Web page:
Around Louisiana: Cajun



Reading the narrative voice with which Robert Carriker tells the story of “Louisiana’s legendary link,” boudin, in his new book, Boudin: A Guide to Louisiana’s Extraordinary Link, you can immediately recognize that you are in the hands of a real Renaissance man, bayou-style. Astute enough to recognize, revere and incisively describe the psychology and tradition behind the love of the link with a soupçon of humor and almost scholarly expression, Carriker’s book held me captive audience. Consider his words:

“But to say boudin is just pork, rice and seasonings is like saying ice cream is only cream, eggs, sugar and flavorings – when you break into a pint of homemade ice cream, the ingredients form an arrangement so well-balanced and cohesive that they create a unified whole with palate-pleasing properties not achievable by a summation of its parts alone. So it is with boudin…”

I rest my case.  

This little book is a delightful explanation and exploration of boudin, as well as a history lesson and a general guide. Carriker deftly explains the different types of boudin: wet or dry, chunky or mashed, more rice or more meat, red (blood) or white (no blood). Like a good casing, the first chapters encapsulate a rich definition of this wonderful facet of Louisiana cuisine, how entwined it is in the familial and cultural workings of Acadiana, a story underscored by the subtle undertone of the author’s apparent adulation of The Link.  

Carriker then takes you on an odyssey of sorts through the 28 primo boudin palaces from Baton Rouge throughout Acadiana, with one lone spot located in the Cenla town of Marksville. The adventure of finding an out-of-the-way boudin market with a reputation for delicious links is told with somewhat wry humor. He breaks down each location by describing its product and praising its quality and includes some wonderful quotations from proprietors that add even more flavor to the story: Babineaux’s in Breaux Bridge, Bourque’s in Port Barre, NuNu’s in Milton, Richard’s in Abbeville, Juneau’s in Marksville and Kirk’s U-Needa-Butcher in Lafayette.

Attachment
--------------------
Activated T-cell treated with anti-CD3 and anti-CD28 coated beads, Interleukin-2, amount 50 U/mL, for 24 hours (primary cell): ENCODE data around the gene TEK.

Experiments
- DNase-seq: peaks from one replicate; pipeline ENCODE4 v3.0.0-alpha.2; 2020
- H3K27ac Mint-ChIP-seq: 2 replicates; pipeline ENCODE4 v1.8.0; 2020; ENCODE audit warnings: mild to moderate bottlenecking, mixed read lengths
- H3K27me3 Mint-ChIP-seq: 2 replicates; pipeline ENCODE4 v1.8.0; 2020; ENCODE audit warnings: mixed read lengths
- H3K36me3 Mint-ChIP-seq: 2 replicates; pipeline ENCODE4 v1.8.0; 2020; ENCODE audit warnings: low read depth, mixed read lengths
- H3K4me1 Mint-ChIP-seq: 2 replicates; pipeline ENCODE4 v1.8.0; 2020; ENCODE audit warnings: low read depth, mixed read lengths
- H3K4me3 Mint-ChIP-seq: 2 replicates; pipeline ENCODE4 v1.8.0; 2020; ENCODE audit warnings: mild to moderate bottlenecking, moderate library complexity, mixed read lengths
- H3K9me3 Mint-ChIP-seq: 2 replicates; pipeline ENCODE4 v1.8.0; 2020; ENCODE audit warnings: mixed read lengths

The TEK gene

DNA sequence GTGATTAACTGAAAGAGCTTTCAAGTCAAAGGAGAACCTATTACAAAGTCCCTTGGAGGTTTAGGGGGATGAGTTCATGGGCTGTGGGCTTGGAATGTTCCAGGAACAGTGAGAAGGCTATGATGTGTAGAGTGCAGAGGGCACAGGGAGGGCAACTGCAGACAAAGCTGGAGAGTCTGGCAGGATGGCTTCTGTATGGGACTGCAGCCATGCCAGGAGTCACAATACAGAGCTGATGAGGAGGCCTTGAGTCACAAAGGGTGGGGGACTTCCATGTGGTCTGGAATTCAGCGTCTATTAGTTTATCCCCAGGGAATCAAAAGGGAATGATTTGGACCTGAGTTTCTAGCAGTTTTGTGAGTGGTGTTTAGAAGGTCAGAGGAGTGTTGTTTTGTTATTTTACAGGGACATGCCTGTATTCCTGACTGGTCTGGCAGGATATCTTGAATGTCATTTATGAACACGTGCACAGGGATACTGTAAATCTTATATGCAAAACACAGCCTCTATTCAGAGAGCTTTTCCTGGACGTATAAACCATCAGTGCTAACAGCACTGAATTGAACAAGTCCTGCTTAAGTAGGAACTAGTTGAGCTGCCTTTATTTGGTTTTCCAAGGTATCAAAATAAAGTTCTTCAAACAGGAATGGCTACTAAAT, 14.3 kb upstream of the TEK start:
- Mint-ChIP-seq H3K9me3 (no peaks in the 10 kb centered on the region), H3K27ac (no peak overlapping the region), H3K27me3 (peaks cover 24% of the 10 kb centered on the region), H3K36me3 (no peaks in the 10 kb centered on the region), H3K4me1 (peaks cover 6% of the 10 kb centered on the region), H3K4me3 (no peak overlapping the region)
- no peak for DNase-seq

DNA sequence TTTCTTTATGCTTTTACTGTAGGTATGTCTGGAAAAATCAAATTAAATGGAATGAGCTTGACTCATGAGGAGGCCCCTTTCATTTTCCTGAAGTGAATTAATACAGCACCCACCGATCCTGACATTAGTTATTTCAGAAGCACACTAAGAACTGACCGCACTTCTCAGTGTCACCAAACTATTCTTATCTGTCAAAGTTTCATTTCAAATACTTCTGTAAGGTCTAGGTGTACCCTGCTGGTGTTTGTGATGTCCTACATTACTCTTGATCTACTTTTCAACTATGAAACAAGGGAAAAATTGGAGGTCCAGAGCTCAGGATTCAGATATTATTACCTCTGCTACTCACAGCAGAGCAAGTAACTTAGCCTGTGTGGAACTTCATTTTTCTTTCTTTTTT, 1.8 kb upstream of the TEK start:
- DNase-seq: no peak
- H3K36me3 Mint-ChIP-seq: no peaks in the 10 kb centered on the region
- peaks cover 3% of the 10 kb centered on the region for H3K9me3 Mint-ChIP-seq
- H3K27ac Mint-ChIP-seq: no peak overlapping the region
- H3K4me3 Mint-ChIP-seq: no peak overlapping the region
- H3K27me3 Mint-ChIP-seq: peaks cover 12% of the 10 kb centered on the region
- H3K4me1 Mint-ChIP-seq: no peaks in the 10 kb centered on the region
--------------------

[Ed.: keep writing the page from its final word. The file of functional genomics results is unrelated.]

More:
The book is beautifully photographed by award-winning photographer Denny Culbert with mouth-watering pictures and plenty of Acadiana flavor; my favorite picture remains one of a dog balancing two boudin links on his head, looking like one contented camper.  

Carriker (aka Dr. Boudin) is a historian and also heads the Department of History, Geography and Philosophy at the University of Louisiana at Lafayette. A champion of Louisiana culture, Carriker has also been affiliated with the River Road African American Museum, the Lafayette Historic Preservation Commission and the Committee for the Council on the Development of French in Louisiana, among others. He is also  the director of ULL’s History on the Move program, a summer school activity that combines the classroom with hands-on travel experience, geared to enhance comparative cultural heritage and history nationwide. In addition, Carriker founded Lafayette’s Boudin Cook-Off, a festival held each October, which was named to the Top 10 list of best food festivals in America by Gourmet Magazine Live.

When it comes to making this link one for the ages, Dr. Boudin prevails.

Published by UL Press, Lafayette, (337) 482-1163,